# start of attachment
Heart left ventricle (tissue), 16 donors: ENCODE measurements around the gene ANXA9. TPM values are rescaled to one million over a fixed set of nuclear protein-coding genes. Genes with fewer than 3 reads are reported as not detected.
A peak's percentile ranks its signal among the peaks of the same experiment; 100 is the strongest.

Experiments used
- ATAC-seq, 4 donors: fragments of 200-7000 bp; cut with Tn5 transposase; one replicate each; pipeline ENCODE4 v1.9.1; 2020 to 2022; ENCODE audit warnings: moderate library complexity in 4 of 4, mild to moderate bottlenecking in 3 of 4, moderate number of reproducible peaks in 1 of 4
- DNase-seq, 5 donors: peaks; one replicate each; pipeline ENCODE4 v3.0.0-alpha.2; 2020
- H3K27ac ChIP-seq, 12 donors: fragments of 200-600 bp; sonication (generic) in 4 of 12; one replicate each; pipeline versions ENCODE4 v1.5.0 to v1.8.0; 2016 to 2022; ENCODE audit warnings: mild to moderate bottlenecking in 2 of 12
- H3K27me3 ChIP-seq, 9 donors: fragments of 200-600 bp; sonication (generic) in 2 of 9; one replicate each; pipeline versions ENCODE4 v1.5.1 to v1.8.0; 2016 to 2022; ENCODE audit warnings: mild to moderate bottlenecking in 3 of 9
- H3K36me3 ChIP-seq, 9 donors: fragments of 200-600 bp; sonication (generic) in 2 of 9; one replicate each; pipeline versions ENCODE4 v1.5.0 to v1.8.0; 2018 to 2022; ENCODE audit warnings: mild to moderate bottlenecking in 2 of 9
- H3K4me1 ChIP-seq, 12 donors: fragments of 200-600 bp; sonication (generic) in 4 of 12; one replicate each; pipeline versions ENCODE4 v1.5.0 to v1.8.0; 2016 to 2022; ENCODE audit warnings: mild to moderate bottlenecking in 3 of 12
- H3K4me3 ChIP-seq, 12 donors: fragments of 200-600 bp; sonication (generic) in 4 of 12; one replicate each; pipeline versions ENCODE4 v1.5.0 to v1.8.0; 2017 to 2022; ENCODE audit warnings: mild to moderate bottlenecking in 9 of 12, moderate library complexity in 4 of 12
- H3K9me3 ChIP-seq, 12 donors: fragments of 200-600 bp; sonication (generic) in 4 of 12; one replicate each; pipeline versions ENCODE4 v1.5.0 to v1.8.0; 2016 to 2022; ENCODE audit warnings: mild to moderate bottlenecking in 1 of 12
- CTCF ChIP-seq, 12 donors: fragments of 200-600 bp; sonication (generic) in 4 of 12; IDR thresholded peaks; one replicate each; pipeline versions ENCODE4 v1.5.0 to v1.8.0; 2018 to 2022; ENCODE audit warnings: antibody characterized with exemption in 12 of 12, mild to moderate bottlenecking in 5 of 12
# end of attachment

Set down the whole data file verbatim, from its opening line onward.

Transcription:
Heart left ventricle (tissue), 16 donors: ENCODE measurements around the gene ANXA9. TPM values are rescaled to one million over a fixed set of nuclear protein-coding genes. Genes with fewer than 3 reads are reported as not detected.
A peak's percentile ranks its signal among the peaks of the same experiment; 100 is the strongest.

Experiments used
- ATAC-seq, 4 donors: fragments of 200-7000 bp; cut with Tn5 transposase; one replicate each; pipeline ENCODE4 v1.9.1; 2020 to 2022; ENCODE audit warnings: moderate library complexity in 4 of 4, mild to moderate bottlenecking in 3 of 4, moderate number of reproducible peaks in 1 of 4
- DNase-seq, 5 donors: peaks; one replicate each; pipeline ENCODE4 v3.0.0-alpha.2; 2020
- H3K27ac ChIP-seq, 12 donors: fragments of 200-600 bp; sonication (generic) in 4 of 12; one replicate each; pipeline versions ENCODE4 v1.5.0 to v1.8.0; 2016 to 2022; ENCODE audit warnings: mild to moderate bottlenecking in 2 of 12
- H3K27me3 ChIP-seq, 9 donors: fragments of 200-600 bp; sonication (generic) in 2 of 9; one replicate each; pipeline versions ENCODE4 v1.5.1 to v1.8.0; 2016 to 2022; ENCODE audit warnings: mild to moderate bottlenecking in 3 of 9
- H3K36me3 ChIP-seq, 9 donors: fragments of 200-600 bp; sonication (generic) in 2 of 9; one replicate each; pipeline versions ENCODE4 v1.5.0 to v1.8.0; 2018 to 2022; ENCODE audit warnings: mild to moderate bottlenecking in 2 of 9
- H3K4me1 ChIP-seq, 12 donors: fragments of 200-600 bp; sonication (generic) in 4 of 12; one replicate each; pipeline versions ENCODE4 v1.5.0 to v1.8.0; 2016 to 2022; ENCODE audit warnings: mild to moderate bottlenecking in 3 of 12
- H3K4me3 ChIP-seq, 12 donors: fragments of 200-600 bp; sonication (generic) in 4 of 12; one replicate each; pipeline versions ENCODE4 v1.5.0 to v1.8.0; 2017 to 2022; ENCODE audit warnings: mild to moderate bottlenecking in 9 of 12, moderate library complexity in 4 of 12
- H3K9me3 ChIP-seq, 12 donors: fragments of 200-600 bp; sonication (generic) in 4 of 12; one replicate each; pipeline versions ENCODE4 v1.5.0 to v1.8.0; 2016 to 2022; ENCODE audit warnings: mild to moderate bottlenecking in 1 of 12
- CTCF ChIP-seq, 12 donors: fragments of 200-600 bp; sonication (generic) in 4 of 12; IDR thresholded peaks; one replicate each; pipeline versions ENCODE4 v1.5.0 to v1.8.0; 2018 to 2022; ENCODE audit warnings: antibody characterized with exemption in 12 of 12, mild to moderate bottlenecking in 5 of 12